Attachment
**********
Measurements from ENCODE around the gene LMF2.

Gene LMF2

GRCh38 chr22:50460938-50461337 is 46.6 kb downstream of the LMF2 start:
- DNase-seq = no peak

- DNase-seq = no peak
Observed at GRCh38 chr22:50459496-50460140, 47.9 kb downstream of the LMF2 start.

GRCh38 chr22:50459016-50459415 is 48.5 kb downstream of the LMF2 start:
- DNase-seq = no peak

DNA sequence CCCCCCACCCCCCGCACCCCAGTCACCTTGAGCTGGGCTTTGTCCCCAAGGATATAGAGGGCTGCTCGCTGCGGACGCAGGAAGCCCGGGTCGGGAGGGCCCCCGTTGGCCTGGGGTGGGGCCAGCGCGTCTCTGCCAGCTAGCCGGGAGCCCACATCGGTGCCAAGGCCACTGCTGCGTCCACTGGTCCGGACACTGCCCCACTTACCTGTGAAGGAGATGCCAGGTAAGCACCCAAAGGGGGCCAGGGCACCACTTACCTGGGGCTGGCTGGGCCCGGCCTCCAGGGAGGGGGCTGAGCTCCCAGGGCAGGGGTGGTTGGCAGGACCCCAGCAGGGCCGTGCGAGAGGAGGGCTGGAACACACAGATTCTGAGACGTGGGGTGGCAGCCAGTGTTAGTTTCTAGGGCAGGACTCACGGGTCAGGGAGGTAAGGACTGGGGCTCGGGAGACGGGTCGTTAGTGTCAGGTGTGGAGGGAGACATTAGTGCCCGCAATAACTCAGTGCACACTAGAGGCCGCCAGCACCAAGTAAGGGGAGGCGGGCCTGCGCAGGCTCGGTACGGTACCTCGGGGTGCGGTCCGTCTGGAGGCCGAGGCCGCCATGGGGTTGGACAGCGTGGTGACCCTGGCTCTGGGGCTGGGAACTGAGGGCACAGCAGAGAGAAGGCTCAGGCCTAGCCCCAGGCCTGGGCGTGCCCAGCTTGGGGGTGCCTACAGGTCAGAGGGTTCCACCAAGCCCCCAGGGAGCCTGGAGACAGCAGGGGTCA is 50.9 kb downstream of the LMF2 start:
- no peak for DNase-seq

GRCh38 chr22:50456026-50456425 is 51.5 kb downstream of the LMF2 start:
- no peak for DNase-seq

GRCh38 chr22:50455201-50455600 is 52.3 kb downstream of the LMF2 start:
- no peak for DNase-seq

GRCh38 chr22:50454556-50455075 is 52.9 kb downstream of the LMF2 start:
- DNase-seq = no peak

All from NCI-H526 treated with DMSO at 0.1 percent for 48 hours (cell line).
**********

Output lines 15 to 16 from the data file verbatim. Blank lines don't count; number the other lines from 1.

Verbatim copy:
GRCh38 chr22:50454556-50455075 is 52.9 kb downstream of the LMF2 start:
- DNase-seq = no peak